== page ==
Who will pay attention to my agent?
All hospitals, nursing homes, doctors and other health
care providers are legally required to provide your health
care agent with the same information that would be
provided to you and to honor the decisions by your agent
as if they were made by you. If a hospital or nursing home
objects to some treatment options (such as removing
certain treatment) they must tell you or your agent BEFORE
or upon admission, if reasonably possible.
What if my health care agent is not
available when decisions must be made?
You may appoint an alternate agent to decide for you if
your health care agent is unavailable, unable or unwilling
to act when decisions must be made. Otherwise, health care
providers will make health care decisions for you that
follow instructions you gave while you were still able to
do so. Any instructions that you write on your Health Care
Proxy form will guide health care providers under these
What if I change my mind?
It is easy to cancel your Health Care Proxy, to change
the person you have chosen as your health care agent or to
change any instructions or limitations you have included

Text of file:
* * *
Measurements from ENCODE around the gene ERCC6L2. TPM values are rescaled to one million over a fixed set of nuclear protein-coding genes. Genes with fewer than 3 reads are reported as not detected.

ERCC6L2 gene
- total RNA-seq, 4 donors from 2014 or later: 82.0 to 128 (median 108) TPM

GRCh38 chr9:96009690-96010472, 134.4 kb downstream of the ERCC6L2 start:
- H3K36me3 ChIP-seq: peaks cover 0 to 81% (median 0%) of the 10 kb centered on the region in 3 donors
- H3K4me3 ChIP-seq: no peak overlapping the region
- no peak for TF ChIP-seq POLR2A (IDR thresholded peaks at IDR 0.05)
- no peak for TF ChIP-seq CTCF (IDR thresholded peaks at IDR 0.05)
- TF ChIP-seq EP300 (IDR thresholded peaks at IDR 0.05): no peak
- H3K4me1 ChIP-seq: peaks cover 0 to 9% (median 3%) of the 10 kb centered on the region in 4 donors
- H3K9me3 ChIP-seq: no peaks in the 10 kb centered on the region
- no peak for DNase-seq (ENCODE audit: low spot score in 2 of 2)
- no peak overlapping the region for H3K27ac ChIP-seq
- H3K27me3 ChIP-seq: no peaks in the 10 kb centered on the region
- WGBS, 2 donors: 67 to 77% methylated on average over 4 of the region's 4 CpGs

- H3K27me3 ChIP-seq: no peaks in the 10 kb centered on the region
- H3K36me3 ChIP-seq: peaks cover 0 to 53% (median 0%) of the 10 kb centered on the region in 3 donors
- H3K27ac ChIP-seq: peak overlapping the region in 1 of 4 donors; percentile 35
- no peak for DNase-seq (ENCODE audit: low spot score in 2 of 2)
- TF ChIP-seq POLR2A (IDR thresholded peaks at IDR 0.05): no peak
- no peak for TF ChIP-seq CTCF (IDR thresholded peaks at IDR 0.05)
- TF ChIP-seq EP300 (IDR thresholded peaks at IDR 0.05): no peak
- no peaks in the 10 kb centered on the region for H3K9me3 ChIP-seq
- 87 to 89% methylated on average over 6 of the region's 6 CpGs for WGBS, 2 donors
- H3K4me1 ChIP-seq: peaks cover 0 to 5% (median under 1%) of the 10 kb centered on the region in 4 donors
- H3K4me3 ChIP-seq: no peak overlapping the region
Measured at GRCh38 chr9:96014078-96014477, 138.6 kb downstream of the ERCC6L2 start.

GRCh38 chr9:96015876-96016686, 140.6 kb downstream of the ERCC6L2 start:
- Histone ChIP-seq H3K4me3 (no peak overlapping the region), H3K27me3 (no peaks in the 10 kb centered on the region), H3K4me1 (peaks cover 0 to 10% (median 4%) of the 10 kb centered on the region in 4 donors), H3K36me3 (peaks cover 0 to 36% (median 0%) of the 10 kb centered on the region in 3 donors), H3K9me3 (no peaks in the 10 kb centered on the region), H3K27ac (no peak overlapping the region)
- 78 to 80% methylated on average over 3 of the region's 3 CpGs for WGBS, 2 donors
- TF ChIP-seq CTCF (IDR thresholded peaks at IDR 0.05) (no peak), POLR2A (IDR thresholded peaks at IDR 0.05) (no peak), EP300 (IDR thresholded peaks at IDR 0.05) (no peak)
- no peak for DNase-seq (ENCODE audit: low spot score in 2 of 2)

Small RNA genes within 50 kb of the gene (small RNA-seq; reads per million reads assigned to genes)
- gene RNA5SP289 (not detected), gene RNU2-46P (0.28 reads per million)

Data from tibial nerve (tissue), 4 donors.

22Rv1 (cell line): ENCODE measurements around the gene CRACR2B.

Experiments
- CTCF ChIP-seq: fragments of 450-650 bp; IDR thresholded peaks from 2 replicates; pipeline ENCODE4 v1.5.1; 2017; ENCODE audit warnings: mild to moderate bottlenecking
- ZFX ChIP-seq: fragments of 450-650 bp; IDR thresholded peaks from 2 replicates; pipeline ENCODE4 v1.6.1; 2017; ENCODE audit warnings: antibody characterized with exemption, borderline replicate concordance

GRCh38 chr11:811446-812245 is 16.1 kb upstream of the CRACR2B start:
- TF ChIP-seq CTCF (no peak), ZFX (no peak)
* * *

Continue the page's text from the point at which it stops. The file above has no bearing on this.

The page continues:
on the form. Simply fill out a new form. In addition, you
may indicate that your Health Care Proxy expires on a
specified date or if certain events occur. Otherwise, the
Health Care Proxy will be valid indefinitely. If you
choose your spouse as your health care agent or as your
alternate, and you get divorced or legally separated, the
appointment is automatically cancelled. However, if you
would like your former spouse to remain your agent, you
may note this on your current form and date it or complete
a new form naming your former spouse.
Can my health care agent be legally
liable for decisions made on my behalf?
No. Your health care agent will not be liable for
health care decisions made in good faith on your behalf.
Also, he or she cannot be held liable for costs of your
care, just because he or she is your agent.
Is a Health Care Proxy the same as a
No. A living will is a document that provides specific
instructions about health care decisions. You may put such
instructions on your Health Care Proxy form. The Health
Care Proxy allows you to choose someone you trust to make
health care decisions on your behalf. Unlike a living